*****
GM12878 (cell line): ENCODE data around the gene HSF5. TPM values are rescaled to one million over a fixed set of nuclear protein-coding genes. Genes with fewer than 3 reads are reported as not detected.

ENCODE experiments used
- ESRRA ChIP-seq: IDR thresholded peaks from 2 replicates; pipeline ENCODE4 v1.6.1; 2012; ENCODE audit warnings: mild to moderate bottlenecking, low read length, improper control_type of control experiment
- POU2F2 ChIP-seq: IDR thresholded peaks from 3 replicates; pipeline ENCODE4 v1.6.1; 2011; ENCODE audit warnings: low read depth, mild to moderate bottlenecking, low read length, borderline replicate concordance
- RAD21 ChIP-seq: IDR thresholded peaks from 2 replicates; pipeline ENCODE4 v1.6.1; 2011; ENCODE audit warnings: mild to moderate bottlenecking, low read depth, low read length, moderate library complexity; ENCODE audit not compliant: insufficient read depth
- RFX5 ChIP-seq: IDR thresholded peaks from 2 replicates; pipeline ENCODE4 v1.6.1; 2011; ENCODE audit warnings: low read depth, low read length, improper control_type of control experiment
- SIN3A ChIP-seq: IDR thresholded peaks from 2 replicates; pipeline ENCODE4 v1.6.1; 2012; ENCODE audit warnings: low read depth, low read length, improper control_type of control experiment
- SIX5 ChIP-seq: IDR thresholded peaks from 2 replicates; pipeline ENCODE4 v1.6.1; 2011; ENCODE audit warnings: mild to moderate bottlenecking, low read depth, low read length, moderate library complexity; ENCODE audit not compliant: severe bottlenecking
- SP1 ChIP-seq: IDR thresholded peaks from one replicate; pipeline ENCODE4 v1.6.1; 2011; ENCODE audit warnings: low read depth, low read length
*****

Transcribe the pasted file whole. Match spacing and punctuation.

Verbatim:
GM12878 (cell line): ENCODE data around the gene HSF5. TPM values are rescaled to one million over a fixed set of nuclear protein-coding genes. Genes with fewer than 3 reads are reported as not detected.

ENCODE experiments used
- ESRRA ChIP-seq: IDR thresholded peaks from 2 replicates; pipeline ENCODE4 v1.6.1; 2012; ENCODE audit warnings: mild to moderate bottlenecking, low read length, improper control_type of control experiment
- POU2F2 ChIP-seq: IDR thresholded peaks from 3 replicates; pipeline ENCODE4 v1.6.1; 2011; ENCODE audit warnings: low read depth, mild to moderate bottlenecking, low read length, borderline replicate concordance
- RAD21 ChIP-seq: IDR thresholded peaks from 2 replicates; pipeline ENCODE4 v1.6.1; 2011; ENCODE audit warnings: mild to moderate bottlenecking, low read depth, low read length, moderate library complexity; ENCODE audit not compliant: insufficient read depth
- RFX5 ChIP-seq: IDR thresholded peaks from 2 replicates; pipeline ENCODE4 v1.6.1; 2011; ENCODE audit warnings: low read depth, low read length, improper control_type of control experiment
- SIN3A ChIP-seq: IDR thresholded peaks from 2 replicates; pipeline ENCODE4 v1.6.1; 2012; ENCODE audit warnings: low read depth, low read length, improper control_type of control experiment
- SIX5 ChIP-seq: IDR thresholded peaks from 2 replicates; pipeline ENCODE4 v1.6.1; 2011; ENCODE audit warnings: mild to moderate bottlenecking, low read depth, low read length, moderate library complexity; ENCODE audit not compliant: severe bottlenecking
- SP1 ChIP-seq: IDR thresholded peaks from one replicate; pipeline ENCODE4 v1.6.1; 2011; ENCODE audit warnings: low read depth, low read length